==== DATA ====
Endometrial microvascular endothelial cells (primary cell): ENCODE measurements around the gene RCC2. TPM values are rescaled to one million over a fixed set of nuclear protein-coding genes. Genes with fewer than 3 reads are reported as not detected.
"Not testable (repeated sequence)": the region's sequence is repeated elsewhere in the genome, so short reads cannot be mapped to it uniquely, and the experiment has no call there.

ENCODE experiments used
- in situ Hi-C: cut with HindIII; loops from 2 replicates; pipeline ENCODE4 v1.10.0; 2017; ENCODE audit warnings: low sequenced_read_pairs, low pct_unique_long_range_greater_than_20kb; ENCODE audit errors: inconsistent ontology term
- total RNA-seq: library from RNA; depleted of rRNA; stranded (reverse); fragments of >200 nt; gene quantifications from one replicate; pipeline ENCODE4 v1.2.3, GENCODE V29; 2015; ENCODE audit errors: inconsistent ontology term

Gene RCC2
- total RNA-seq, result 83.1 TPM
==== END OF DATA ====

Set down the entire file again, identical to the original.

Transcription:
Endometrial microvascular endothelial cells (primary cell): ENCODE measurements around the gene RCC2. TPM values are rescaled to one million over a fixed set of nuclear protein-coding genes. Genes with fewer than 3 reads are reported as not detected.
"Not testable (repeated sequence)": the region's sequence is repeated elsewhere in the genome, so short reads cannot be mapped to it uniquely, and the experiment has no call there.

ENCODE experiments used
- in situ Hi-C: cut with HindIII; loops from 2 replicates; pipeline ENCODE4 v1.10.0; 2017; ENCODE audit warnings: low sequenced_read_pairs, low pct_unique_long_range_greater_than_20kb; ENCODE audit errors: inconsistent ontology term
- total RNA-seq: library from RNA; depleted of rRNA; stranded (reverse); fragments of >200 nt; gene quantifications from one replicate; pipeline ENCODE4 v1.2.3, GENCODE V29; 2015; ENCODE audit errors: inconsistent ontology term

Gene RCC2
- total RNA-seq, result 83.1 TPM